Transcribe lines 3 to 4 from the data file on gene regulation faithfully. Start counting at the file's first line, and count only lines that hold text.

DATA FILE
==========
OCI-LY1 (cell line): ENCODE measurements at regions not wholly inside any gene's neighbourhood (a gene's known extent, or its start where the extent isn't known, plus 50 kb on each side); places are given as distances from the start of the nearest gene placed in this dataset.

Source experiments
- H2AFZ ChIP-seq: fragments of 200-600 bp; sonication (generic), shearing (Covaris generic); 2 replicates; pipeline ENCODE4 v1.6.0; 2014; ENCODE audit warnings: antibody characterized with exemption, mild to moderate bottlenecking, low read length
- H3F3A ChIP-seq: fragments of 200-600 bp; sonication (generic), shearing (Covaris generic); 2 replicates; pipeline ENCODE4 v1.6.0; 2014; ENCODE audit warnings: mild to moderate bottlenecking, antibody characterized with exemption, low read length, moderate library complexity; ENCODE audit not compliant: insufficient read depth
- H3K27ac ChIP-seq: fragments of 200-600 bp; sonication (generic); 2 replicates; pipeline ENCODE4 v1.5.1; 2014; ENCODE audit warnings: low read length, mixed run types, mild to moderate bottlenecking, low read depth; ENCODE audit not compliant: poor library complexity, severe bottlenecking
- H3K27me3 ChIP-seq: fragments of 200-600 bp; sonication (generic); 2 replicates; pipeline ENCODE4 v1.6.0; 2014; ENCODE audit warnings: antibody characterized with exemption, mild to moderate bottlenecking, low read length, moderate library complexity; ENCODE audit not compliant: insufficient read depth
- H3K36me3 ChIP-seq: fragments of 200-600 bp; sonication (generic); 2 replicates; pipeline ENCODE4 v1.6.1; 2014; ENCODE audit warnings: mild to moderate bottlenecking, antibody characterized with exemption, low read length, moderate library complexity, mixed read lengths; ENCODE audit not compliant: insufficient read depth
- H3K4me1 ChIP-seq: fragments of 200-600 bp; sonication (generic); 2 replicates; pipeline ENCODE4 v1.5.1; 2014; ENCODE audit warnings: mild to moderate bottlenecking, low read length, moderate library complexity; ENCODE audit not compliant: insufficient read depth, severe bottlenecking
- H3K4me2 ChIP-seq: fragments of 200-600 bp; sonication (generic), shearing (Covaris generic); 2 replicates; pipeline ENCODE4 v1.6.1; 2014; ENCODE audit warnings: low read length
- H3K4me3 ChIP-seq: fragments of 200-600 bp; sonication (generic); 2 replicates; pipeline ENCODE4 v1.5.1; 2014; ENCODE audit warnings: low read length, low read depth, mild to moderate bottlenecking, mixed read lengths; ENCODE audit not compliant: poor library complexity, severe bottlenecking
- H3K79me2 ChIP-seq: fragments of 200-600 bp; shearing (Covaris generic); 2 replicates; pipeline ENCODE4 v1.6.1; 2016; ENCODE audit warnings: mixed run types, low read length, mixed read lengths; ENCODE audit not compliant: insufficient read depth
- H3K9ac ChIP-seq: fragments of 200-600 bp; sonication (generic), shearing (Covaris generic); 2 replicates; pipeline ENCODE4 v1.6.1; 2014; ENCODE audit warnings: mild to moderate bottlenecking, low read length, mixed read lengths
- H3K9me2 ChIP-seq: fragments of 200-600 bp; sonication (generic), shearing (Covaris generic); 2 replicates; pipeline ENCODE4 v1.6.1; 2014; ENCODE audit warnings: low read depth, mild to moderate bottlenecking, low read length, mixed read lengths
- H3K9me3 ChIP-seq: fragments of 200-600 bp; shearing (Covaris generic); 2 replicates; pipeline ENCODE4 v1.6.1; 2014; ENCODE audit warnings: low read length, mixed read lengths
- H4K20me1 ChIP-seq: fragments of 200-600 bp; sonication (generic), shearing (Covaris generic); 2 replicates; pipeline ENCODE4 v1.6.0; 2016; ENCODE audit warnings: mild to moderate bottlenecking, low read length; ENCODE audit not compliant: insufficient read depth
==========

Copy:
- H2AFZ ChIP-seq: fragments of 200-600 bp; sonication (generic), shearing (Covaris generic); 2 replicates; pipeline ENCODE4 v1.6.0; 2014; ENCODE audit warnings: antibody characterized with exemption, mild to moderate bottlenecking, low read length
- H3F3A ChIP-seq: fragments of 200-600 bp; sonication (generic), shearing (Covaris generic); 2 replicates; pipeline ENCODE4 v1.6.0; 2014; ENCODE audit warnings: mild to moderate bottlenecking, antibody characterized with exemption, low read length, moderate library complexity; ENCODE audit not compliant: insufficient read depth